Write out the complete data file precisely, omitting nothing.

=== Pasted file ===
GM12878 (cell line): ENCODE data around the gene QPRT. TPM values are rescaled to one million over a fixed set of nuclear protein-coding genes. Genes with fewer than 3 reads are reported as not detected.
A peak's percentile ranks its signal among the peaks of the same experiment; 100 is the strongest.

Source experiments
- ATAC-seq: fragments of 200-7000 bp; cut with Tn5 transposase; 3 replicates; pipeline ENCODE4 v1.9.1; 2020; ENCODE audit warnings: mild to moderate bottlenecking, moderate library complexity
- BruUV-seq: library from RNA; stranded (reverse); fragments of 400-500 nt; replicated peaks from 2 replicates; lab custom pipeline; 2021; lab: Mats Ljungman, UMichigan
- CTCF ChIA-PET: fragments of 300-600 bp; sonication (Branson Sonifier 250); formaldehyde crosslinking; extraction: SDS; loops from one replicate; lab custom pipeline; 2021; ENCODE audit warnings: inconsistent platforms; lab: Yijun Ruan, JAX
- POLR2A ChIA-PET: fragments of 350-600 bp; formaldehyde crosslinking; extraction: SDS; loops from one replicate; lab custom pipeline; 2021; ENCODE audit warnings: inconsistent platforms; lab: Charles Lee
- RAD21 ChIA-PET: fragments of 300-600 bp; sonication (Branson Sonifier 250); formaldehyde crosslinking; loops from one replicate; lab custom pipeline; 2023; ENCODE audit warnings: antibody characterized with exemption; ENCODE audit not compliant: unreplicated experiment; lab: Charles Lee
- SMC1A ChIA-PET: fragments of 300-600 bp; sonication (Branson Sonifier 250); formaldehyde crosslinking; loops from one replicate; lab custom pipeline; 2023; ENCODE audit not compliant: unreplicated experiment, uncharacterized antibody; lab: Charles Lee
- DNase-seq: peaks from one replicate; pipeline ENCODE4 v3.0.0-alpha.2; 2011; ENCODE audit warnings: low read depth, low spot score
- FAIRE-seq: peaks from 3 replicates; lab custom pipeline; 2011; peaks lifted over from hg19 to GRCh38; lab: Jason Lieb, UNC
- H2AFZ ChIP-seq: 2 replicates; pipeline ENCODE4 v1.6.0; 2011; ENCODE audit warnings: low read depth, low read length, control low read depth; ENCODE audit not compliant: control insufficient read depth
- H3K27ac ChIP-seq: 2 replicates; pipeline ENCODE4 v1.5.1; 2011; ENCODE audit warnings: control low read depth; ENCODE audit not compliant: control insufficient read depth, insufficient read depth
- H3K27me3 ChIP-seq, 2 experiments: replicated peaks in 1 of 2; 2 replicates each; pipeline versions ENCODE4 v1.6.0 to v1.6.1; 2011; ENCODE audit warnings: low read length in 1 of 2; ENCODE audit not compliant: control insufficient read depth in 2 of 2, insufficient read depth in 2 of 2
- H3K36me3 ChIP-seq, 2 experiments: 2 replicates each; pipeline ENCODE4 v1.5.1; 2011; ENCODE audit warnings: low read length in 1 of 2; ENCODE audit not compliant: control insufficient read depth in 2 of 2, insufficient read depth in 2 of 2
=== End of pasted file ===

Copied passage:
GM12878 (cell line): ENCODE data around the gene QPRT. TPM values are rescaled to one million over a fixed set of nuclear protein-coding genes. Genes with fewer than 3 reads are reported as not detected.
A peak's percentile ranks its signal among the peaks of the same experiment; 100 is the strongest.

Source experiments
- ATAC-seq: fragments of 200-7000 bp; cut with Tn5 transposase; 3 replicates; pipeline ENCODE4 v1.9.1; 2020; ENCODE audit warnings: mild to moderate bottlenecking, moderate library complexity
- BruUV-seq: library from RNA; stranded (reverse); fragments of 400-500 nt; replicated peaks from 2 replicates; lab custom pipeline; 2021; lab: Mats Ljungman, UMichigan
- CTCF ChIA-PET: fragments of 300-600 bp; sonication (Branson Sonifier 250); formaldehyde crosslinking; extraction: SDS; loops from one replicate; lab custom pipeline; 2021; ENCODE audit warnings: inconsistent platforms; lab: Yijun Ruan, JAX
- POLR2A ChIA-PET: fragments of 350-600 bp; formaldehyde crosslinking; extraction: SDS; loops from one replicate; lab custom pipeline; 2021; ENCODE audit warnings: inconsistent platforms; lab: Charles Lee
- RAD21 ChIA-PET: fragments of 300-600 bp; sonication (Branson Sonifier 250); formaldehyde crosslinking; loops from one replicate; lab custom pipeline; 2023; ENCODE audit warnings: antibody characterized with exemption; ENCODE audit not compliant: unreplicated experiment; lab: Charles Lee
- SMC1A ChIA-PET: fragments of 300-600 bp; sonication (Branson Sonifier 250); formaldehyde crosslinking; loops from one replicate; lab custom pipeline; 2023; ENCODE audit not compliant: unreplicated experiment, uncharacterized antibody; lab: Charles Lee
- DNase-seq: peaks from one replicate; pipeline ENCODE4 v3.0.0-alpha.2; 2011; ENCODE audit warnings: low read depth, low spot score
- FAIRE-seq: peaks from 3 replicates; lab custom pipeline; 2011; peaks lifted over from hg19 to GRCh38; lab: Jason Lieb, UNC
- H2AFZ ChIP-seq: 2 replicates; pipeline ENCODE4 v1.6.0; 2011; ENCODE audit warnings: low read depth, low read length, control low read depth; ENCODE audit not compliant: control insufficient read depth
- H3K27ac ChIP-seq: 2 replicates; pipeline ENCODE4 v1.5.1; 2011; ENCODE audit warnings: control low read depth; ENCODE audit not compliant: control insufficient read depth, insufficient read depth
- H3K27me3 ChIP-seq, 2 experiments: replicated peaks in 1 of 2; 2 replicates each; pipeline versions ENCODE4 v1.6.0 to v1.6.1; 2011; ENCODE audit warnings: low read length in 1 of 2; ENCODE audit not compliant: control insufficient read depth in 2 of 2, insufficient read depth in 2 of 2
- H3K36me3 ChIP-seq, 2 experiments: 2 replicates each; pipeline ENCODE4 v1.5.1; 2011; ENCODE audit warnings: low read length in 1 of 2; ENCODE audit not compliant: control insufficient read depth in 2 of 2, insufficient read depth in 2 of 2